Air passengers have shown they can grow accustomed to just about anything these days. But a news report–declared to be false by the Transportation Security Administration–had me wondering what it would be like to go to another level of inconvenience.
Veteran correspondent Alex DeMetrick reported for the CBS affiliate in Baltimore that the ban on bringing laptops aboard U.S.-bound flights from seven African and Middle Eastern countries “could spread to domestic flights,” and prompted a denial from the TSA.
“We are not considering a laptop ban on domestic or outbound flights,” says Michael England, a TSA spokesman told Inc.com. The TSA is looking at possibly extending the ban to flights to the U.S. from other countries, including European countries.
The ban as it stands…
As my colleague Heather Wilde summarized recently, international business travelers have been in a state of flux since March, when news broke that the U.S. would prohibit passengers aboard incoming flights from certain foreign destinations from carrying electronics bigger than a cell phone.
More recently, the Department of Homeland Security mused that laptops could be banned on all international flights arriving in the U.S.
(“I might,” said Homeland Security Secretary John Kelly, when asked on Fox News Sunday this week whether he might ban the devices “on all international flights, both into and out of the U.S.”)
Can anything stop us from flying?
Flying is tough enough these days, and of course it’s important that we do everything we can to minimize terrorist threats.
While the current version of the laptop ban may have affected demand for flights from the Middle East to the U.S., actual terror attacks don’t seem to be doing anything to depress demand for air travel.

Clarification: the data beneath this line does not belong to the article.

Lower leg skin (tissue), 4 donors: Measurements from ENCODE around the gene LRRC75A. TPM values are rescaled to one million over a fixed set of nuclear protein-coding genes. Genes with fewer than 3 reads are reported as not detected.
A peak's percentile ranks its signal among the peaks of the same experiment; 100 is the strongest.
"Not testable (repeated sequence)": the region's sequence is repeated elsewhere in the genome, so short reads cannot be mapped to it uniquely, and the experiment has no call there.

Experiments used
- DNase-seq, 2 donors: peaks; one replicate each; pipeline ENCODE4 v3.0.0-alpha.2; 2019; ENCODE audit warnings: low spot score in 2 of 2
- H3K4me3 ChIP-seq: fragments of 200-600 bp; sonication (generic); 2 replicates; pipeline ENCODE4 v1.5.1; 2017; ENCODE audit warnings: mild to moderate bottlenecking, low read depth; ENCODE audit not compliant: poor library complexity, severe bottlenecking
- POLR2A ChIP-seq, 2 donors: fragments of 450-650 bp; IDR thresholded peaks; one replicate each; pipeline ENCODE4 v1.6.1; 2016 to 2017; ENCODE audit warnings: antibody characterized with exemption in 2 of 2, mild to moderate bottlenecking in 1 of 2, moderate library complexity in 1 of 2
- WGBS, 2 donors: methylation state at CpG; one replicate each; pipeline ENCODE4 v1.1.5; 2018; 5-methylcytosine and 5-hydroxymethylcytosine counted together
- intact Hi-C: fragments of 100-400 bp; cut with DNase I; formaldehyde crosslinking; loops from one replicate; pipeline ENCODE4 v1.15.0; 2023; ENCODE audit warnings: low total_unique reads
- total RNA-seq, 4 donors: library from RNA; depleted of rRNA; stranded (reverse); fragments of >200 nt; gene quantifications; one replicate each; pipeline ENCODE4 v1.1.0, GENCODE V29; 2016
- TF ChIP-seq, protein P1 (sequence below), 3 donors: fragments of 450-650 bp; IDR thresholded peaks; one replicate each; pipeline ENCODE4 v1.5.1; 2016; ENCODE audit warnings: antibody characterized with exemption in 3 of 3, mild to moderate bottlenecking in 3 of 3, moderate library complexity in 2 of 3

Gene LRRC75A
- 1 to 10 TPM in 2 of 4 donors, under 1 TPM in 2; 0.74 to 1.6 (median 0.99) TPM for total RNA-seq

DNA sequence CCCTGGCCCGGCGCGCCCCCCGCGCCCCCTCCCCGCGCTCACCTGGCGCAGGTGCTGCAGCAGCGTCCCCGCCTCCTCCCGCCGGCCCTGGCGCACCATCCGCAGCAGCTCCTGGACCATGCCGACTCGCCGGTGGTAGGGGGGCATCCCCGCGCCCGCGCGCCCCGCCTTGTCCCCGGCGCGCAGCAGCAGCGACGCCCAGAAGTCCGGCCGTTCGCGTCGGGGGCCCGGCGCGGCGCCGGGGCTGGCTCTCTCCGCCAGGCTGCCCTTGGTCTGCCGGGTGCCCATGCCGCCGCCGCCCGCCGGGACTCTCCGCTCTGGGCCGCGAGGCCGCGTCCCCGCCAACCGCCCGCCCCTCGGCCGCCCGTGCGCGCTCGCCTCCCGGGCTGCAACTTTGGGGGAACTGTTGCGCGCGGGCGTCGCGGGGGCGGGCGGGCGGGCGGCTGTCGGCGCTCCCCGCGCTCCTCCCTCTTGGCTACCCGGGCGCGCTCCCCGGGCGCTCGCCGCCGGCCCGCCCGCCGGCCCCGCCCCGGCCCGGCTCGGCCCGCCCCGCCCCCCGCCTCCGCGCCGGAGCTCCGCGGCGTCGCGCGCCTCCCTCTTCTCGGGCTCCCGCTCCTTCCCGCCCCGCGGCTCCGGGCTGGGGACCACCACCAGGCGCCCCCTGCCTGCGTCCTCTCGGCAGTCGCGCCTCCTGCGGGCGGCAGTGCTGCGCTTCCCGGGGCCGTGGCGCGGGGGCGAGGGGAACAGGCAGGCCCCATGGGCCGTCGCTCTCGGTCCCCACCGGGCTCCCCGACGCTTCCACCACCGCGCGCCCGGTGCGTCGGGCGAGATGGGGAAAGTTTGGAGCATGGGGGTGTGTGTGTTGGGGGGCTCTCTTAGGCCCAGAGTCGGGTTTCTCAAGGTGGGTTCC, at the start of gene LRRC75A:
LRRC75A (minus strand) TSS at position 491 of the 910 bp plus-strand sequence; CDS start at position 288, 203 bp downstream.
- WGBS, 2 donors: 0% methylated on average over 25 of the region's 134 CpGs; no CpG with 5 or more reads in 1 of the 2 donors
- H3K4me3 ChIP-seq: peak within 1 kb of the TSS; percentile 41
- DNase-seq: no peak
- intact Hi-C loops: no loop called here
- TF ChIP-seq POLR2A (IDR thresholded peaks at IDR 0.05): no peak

The head of British Airways’ parent company, for example, said this week that he was surprised that the airline hasn’t see any dip in business since the recent U.K. terror attacks.
“It would be terrible if people start just considering that this is routine or normal, but we haven’t seen an impact on bookings,” CEO Willia Walsh said, according to Bloomberg. “In the past we would expect it to have some impact, but we haven’t seen anything.”
Personally, I’m just glad I don’t have to travel for work anywhere as often as I once did.
What do you think? Are you willing to trade convenience for more security against terrorism–and would you support a ban on laptops on domestic flights? Let us know your thoughts in the comments.
Correction: An earlier version of this post misstated that the Transportation Security Administration was considering a ban on laptops in cabins in domestic U.S. flights. The TSA is not currently weighing such a ban, according to a TSA spokesman.